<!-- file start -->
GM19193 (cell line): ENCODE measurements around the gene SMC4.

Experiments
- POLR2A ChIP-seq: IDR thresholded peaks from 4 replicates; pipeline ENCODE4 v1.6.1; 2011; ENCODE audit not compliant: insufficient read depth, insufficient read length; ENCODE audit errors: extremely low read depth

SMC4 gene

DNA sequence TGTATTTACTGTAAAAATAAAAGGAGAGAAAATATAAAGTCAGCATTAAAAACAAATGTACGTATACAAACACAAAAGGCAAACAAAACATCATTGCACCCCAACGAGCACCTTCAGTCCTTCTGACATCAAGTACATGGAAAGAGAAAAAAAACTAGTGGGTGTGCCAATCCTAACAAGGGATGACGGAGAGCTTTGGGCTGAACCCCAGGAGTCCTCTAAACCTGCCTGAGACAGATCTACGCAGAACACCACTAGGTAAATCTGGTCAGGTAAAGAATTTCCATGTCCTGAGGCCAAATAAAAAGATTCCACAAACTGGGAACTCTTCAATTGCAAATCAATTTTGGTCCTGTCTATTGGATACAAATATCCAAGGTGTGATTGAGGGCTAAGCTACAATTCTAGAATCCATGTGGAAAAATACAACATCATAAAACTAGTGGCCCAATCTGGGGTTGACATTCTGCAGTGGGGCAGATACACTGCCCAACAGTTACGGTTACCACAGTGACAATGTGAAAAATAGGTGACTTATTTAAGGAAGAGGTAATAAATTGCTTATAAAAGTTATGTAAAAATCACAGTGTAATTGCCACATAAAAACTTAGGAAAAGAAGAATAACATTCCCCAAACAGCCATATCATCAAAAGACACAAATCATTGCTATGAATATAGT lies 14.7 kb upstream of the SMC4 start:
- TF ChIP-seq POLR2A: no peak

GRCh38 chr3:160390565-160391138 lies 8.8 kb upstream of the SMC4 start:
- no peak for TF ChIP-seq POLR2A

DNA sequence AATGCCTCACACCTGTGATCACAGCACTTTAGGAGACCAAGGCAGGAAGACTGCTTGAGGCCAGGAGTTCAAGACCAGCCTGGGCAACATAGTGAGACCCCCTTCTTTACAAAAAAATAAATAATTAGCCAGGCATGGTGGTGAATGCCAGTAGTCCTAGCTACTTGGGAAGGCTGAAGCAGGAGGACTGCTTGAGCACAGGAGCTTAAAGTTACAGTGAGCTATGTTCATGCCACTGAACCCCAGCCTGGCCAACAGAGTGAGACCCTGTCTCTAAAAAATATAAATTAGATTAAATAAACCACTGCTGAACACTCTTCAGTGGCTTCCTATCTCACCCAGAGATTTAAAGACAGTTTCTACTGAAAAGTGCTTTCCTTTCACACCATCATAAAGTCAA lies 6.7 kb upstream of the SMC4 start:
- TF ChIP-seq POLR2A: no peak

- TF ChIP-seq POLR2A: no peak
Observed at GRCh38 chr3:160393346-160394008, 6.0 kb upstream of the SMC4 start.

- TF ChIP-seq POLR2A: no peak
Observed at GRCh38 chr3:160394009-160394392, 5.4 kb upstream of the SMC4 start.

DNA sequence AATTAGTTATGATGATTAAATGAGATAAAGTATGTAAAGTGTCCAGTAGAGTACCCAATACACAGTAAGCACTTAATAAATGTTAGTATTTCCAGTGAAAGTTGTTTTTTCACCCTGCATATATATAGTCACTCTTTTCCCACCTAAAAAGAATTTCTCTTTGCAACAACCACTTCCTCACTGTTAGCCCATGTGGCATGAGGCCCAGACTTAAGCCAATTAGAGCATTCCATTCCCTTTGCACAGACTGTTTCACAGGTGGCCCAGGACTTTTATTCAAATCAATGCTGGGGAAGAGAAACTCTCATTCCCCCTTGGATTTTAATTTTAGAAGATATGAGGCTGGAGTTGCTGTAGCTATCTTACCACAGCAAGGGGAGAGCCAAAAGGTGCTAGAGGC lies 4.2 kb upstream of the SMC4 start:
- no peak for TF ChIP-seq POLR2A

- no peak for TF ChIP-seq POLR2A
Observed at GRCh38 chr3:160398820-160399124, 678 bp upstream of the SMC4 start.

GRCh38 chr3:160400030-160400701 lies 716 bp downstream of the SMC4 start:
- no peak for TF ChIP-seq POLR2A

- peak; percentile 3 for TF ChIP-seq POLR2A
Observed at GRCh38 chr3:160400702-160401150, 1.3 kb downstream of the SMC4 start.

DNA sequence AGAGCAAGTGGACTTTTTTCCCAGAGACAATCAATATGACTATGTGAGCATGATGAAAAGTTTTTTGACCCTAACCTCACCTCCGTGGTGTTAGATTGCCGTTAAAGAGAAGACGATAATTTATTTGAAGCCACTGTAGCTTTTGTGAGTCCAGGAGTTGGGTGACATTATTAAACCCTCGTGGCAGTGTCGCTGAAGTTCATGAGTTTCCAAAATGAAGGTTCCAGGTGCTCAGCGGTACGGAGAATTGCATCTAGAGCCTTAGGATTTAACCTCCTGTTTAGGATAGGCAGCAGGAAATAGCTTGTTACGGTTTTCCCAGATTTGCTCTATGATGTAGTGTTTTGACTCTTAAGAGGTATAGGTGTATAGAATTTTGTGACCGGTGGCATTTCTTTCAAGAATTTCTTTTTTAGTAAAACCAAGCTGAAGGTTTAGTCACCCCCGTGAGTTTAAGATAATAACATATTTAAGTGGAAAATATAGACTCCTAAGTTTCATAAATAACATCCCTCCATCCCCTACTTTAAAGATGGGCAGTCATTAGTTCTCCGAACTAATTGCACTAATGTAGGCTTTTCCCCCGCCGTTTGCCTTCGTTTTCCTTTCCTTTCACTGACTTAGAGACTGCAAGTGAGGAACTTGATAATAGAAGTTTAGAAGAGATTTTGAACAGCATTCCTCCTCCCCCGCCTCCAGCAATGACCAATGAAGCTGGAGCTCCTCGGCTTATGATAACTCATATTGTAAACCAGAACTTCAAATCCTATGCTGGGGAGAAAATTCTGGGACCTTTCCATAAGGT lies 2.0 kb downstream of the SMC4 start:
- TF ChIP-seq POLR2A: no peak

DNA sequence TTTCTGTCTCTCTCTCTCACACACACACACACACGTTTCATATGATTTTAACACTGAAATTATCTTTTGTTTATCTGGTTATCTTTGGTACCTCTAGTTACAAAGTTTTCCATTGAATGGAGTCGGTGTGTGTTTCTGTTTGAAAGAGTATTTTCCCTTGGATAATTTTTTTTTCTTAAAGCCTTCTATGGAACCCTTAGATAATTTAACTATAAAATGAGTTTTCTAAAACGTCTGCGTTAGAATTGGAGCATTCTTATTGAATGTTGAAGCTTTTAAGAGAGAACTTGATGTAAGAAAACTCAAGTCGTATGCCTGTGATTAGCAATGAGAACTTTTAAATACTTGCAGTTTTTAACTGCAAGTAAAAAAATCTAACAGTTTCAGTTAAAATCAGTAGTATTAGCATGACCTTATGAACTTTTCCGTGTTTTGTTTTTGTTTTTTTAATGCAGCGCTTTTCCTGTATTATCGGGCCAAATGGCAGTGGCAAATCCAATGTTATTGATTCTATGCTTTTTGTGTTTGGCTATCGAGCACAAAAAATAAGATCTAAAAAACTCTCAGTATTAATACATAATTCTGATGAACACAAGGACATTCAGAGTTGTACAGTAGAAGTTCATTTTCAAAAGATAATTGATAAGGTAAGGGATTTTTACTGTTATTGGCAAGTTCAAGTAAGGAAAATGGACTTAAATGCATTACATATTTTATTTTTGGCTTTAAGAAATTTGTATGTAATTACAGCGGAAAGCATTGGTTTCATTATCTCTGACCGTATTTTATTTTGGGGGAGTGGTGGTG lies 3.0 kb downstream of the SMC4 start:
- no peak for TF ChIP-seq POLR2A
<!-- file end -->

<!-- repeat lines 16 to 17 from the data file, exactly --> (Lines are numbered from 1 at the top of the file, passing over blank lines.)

- no peak for TF ChIP-seq POLR2A

- no peak for TF ChIP-seq POLR2A